NBA Rumors: Which NBA Team Will Sign LeBron James This Summer?

The Crossover Staff at SI.com put together an article of where Cleveland Cavs superstar LeBron James could sign over the summer of 2018, and they composed quite the lengthy list. Some make sense. Some make too much sense. Others seem unlikely, while one is never going to happen. I thought that I would take a point-counterpoint with their 10 possibilities, and let you know what I think about which NBA team will sign LeBron James after the 2018 NBA Finals when free agency begins.

1. San Antonio Spurs: “If you don’t want to play with Leonard and/or LaMarcus Aldridge, have no fear: they can be liquidated in trades. We’ve got a few shooters we can bring back in Danny Green and Patty Mills, and we’ll gladly welcome any additional veteran shooters you want to bring aboard. Rudy Gay has agreed to let you refer to him as ‘Jeff Green’ if you like. We’ve already shown we can scare Golden State in the playoffs, and we’re your most reliable bet for winning a ring with a third franchise, which would be a crowning accomplishment for your legacy. And, of course, to seal the deal: Remember that Pop has a cellar full of rare wine with your name on it.”  — Ben Golliver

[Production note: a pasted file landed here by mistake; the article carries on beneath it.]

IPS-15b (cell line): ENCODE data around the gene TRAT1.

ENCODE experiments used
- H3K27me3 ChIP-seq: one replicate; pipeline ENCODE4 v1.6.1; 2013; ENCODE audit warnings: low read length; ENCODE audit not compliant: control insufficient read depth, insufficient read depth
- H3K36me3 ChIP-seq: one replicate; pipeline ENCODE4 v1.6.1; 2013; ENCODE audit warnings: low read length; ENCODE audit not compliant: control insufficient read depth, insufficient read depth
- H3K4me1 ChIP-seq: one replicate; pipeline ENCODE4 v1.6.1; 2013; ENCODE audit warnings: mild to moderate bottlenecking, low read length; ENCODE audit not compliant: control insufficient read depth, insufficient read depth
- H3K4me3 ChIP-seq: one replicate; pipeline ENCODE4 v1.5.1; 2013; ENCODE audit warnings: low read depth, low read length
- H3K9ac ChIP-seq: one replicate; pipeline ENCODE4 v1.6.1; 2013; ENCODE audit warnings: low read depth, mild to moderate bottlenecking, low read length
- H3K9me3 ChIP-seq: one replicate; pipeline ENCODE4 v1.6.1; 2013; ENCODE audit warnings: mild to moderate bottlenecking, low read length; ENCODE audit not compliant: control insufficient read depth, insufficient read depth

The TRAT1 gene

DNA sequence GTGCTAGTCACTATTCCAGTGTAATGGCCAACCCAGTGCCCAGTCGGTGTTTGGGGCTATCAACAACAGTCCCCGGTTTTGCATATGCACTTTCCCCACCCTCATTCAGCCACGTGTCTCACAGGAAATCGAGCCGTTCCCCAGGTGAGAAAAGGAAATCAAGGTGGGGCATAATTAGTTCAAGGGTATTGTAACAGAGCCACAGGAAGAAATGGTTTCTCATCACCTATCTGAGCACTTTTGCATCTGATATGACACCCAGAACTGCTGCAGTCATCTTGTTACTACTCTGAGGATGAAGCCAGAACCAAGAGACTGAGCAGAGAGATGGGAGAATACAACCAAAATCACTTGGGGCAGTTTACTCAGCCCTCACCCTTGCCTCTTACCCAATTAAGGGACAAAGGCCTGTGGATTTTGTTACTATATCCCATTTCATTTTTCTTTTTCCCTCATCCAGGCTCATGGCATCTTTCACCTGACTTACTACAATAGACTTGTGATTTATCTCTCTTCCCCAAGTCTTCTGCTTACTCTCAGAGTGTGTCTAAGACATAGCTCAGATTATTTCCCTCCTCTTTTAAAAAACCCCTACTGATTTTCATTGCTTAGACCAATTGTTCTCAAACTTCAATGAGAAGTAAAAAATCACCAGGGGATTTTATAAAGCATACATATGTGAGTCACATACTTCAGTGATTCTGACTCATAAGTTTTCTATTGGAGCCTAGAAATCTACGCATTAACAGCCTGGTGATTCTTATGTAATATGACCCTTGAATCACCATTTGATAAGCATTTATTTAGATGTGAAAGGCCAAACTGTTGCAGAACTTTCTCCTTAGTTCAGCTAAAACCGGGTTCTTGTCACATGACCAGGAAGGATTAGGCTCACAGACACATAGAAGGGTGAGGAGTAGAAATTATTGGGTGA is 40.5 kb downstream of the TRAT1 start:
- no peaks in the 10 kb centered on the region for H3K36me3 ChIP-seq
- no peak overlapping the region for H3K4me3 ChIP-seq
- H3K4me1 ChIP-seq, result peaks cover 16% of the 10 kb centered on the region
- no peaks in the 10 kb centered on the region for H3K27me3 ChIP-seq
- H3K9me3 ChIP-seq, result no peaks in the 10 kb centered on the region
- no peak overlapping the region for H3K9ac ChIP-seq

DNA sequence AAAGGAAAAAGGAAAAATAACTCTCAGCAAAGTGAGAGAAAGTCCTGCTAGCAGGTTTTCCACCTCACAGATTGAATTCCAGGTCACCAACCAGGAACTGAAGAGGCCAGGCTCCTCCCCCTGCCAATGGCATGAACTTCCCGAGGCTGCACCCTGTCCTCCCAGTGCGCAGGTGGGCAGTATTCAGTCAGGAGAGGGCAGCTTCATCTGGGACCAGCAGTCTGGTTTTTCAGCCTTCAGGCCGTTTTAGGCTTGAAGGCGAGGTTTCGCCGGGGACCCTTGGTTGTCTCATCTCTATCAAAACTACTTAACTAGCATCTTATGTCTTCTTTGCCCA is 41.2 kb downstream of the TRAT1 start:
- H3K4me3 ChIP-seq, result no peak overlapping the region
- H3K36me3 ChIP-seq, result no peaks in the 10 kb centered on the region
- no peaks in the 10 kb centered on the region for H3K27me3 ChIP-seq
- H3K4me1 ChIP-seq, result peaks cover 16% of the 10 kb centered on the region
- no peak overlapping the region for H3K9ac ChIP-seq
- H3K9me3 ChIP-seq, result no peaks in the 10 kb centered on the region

My take: It makes sense. Not as much as other teams, but LeBron has always loved Pop. I just don’t think that there is quite enough there to tempt him to sign with the Spurs. Depending on what happens with Kawhi Leonard, it could just become a similar situation with what he has in The Land.

2. Cleveland Cavaliers: “At the end of the day, it’s just not worth the headache to leave a place where he’s beloved so soon after his legacy has been fully repaired. For the sake of his sanity—and, potentially, his pullovers—LeBron should just stay at home.” — Mark Bechtel